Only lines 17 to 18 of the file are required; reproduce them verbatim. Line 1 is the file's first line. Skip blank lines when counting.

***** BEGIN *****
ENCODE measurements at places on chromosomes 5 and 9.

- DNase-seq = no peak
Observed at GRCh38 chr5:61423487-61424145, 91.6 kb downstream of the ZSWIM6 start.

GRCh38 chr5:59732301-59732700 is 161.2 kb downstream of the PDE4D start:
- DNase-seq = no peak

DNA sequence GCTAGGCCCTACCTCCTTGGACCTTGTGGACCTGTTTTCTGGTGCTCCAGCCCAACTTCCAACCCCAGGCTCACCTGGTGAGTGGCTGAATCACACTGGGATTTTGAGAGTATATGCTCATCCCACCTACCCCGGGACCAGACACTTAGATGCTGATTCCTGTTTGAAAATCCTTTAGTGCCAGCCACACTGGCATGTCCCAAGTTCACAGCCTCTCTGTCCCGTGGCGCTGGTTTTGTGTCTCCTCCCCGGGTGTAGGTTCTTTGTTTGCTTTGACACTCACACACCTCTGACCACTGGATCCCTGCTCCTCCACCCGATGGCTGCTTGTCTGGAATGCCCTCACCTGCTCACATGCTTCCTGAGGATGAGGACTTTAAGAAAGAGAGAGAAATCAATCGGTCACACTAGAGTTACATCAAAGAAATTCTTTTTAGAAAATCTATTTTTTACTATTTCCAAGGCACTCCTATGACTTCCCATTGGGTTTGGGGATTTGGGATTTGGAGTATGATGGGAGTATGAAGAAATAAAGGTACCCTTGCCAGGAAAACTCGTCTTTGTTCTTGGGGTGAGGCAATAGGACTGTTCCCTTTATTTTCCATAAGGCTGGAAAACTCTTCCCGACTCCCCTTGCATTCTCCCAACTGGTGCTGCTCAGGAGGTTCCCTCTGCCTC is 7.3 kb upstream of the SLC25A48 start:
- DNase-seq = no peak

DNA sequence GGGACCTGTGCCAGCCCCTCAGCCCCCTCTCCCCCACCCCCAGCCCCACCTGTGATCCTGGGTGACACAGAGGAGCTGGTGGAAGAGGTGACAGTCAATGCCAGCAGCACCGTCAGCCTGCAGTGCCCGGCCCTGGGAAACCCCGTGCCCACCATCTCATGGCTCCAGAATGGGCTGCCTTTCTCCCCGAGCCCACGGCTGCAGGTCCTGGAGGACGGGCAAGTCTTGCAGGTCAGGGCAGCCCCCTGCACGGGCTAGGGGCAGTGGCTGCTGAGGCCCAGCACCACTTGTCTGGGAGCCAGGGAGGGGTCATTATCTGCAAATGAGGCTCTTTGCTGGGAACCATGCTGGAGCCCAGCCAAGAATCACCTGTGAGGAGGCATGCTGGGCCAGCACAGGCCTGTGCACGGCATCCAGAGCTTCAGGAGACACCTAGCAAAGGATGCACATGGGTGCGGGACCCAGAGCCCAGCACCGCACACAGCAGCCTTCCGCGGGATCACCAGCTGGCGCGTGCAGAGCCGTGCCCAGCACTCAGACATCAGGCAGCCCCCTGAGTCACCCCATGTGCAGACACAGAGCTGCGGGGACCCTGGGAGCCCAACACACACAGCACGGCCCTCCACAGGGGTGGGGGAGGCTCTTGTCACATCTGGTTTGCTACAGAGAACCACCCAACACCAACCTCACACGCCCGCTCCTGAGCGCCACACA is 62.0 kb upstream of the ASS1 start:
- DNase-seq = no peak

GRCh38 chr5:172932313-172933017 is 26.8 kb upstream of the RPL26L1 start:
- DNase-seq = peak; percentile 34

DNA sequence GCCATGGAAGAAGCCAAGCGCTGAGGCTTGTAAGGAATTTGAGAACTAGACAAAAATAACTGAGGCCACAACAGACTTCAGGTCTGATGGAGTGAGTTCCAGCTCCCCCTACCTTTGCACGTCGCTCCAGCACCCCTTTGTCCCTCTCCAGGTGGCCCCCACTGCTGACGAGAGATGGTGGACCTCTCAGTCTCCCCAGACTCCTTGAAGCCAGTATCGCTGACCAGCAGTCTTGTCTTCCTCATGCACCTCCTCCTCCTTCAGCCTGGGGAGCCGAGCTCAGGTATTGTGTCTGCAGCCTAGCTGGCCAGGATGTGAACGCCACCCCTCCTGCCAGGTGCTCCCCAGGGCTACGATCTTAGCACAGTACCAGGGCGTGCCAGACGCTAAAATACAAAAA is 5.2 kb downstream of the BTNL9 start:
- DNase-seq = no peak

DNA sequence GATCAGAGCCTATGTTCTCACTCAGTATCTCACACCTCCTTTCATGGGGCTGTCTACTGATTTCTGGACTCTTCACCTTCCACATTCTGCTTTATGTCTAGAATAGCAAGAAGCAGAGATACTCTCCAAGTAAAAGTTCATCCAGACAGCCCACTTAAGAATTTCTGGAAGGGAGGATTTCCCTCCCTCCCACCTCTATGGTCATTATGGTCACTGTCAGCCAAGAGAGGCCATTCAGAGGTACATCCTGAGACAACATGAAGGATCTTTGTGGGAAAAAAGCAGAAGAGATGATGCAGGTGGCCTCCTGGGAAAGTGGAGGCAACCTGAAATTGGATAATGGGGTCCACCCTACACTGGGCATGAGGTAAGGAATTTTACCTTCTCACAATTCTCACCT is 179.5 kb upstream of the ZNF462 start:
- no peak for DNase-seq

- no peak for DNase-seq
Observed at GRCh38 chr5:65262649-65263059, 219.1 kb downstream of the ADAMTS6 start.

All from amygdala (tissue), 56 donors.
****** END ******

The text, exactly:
Observed at GRCh38 chr5:65262649-65263059, 219.1 kb downstream of the ADAMTS6 start.

All from amygdala (tissue), 56 donors.